When both Democrats and Republicans waste roughly the same number of votes, the efficiency gap is near zero. That means voters on both sides had a fair shot at securing their desired representation. When a party gerrymanders its opponents into the minority, however, it will “waste” fewer votes than its opponents, causing the efficiency gap to rise. A historical analysis of elections across from the country since 1972 suggests that an efficiency gap of 7 percent will entrench the majority party’s power until new maps are drawn. Wisconsin’s Republican-drawn gerrymander has an efficiency gap of 13 percent, meaning a huge number of Wisconsinites are currently deprived of their representational rights solely because they are Democrats.
This formula may sound like an oddly technical method for ensuring basic representational equality. But the justices have waded into algebraic waters before. The court has long held that the Constitution enshrines the principle of “one person, one vote,” meaning districts should contain about the same number of people so that no vote counts more or less than others. But over several decades, it has had to decide what amount of deviation from the “one person, one vote” principle was constitutionally permissible. Ultimately, the court found that the deviation between the population of the largest and smallest districts in a state cannot exceed 10 percent.
Smith stresses that the court need not settle on such a specific standard this time around to find Wisconsin’s gerrymander unconstitutional. The justices could instead accept the efficiency gap as a satisfactory way to measure the burden placed on representational rights and hold that, wherever the constitutional line is ultimately drawn, Wisconsin has surely crossed it.
“We’re not asking anybody to set a 7 percent threshold,” Smith told me. “It makes more sense for the threshold to emerge over time.” For now, the Supreme Court need only find that the partisanship of Wisconsin’s gerrymander—thoroughly documented by the district court—“went so far beyond the norm” that it violated citizens’ constitutional rights.
A decision invalidating Wisconsin’s gerrymander as unconstitutionally partisan would, of course, be a boon to democracy. But it would also be a godsend to Democrats, who are in the process of being gerrymandered into oblivion. When the GOP swept statehouses in 2010, its strategists created REDMAP, a lavishly funded project that used high-tech analyses to draw maps with the specific purpose of disfavoring Democrats. (Districts are redrawn every decade using new census data, typically by state legislatures; and the next redistricting will occur in 2021.) REDMAP’s extraordinary success (for the GOP) can be measured in elections: In 2012, Democratic House candidates won 1.7 million more votes than Republicans, but Republicans wound up with a 33-seat advantage—a clear result of gerrymandering. The imbalance was particularly apparent in Arizona, Michigan, North Carolina, Pennsylvania, and Wisconsin, where Democrats won more than half the votes but less than half the congressional seats. A huge part of Democrats’ down-ballot collapse during the Obama era, especially in state legislatures, can be attributed to gerrymandering.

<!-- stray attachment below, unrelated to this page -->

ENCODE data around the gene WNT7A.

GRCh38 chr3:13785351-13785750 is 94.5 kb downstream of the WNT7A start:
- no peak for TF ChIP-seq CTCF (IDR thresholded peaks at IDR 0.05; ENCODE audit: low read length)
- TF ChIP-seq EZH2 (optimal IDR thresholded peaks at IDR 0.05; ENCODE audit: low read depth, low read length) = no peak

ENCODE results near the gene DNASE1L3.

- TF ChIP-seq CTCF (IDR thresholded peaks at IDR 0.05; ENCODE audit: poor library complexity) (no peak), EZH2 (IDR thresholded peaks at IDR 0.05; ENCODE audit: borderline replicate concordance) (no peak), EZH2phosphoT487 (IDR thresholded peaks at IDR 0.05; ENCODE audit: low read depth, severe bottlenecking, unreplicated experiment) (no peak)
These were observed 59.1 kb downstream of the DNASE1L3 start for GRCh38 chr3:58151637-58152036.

Democrats gerrymander too when they can—though not as well as Republicans—a fact that can make the issue seem like politics as usual. It’s not: In its modern iteration, with every line carefully calculated to disfavor one party, it’s a threat to the health of our democracy. Political scientists often debate whether gerrymandering creates greater polarization by pushing politicians toward ideological extremes to appeal to their parties’ fringes. But the problem is really more fundamental than that. Partisan gerrymandering imposes a significant disadvantage on certain citizens because of their political affiliation and expression. That is simply unacceptable under our Constitution. As Smith and the CLC demonstrate, partisan gerrymandering is a problem the courts can fix. And it’s time for the justices to get the ball rolling.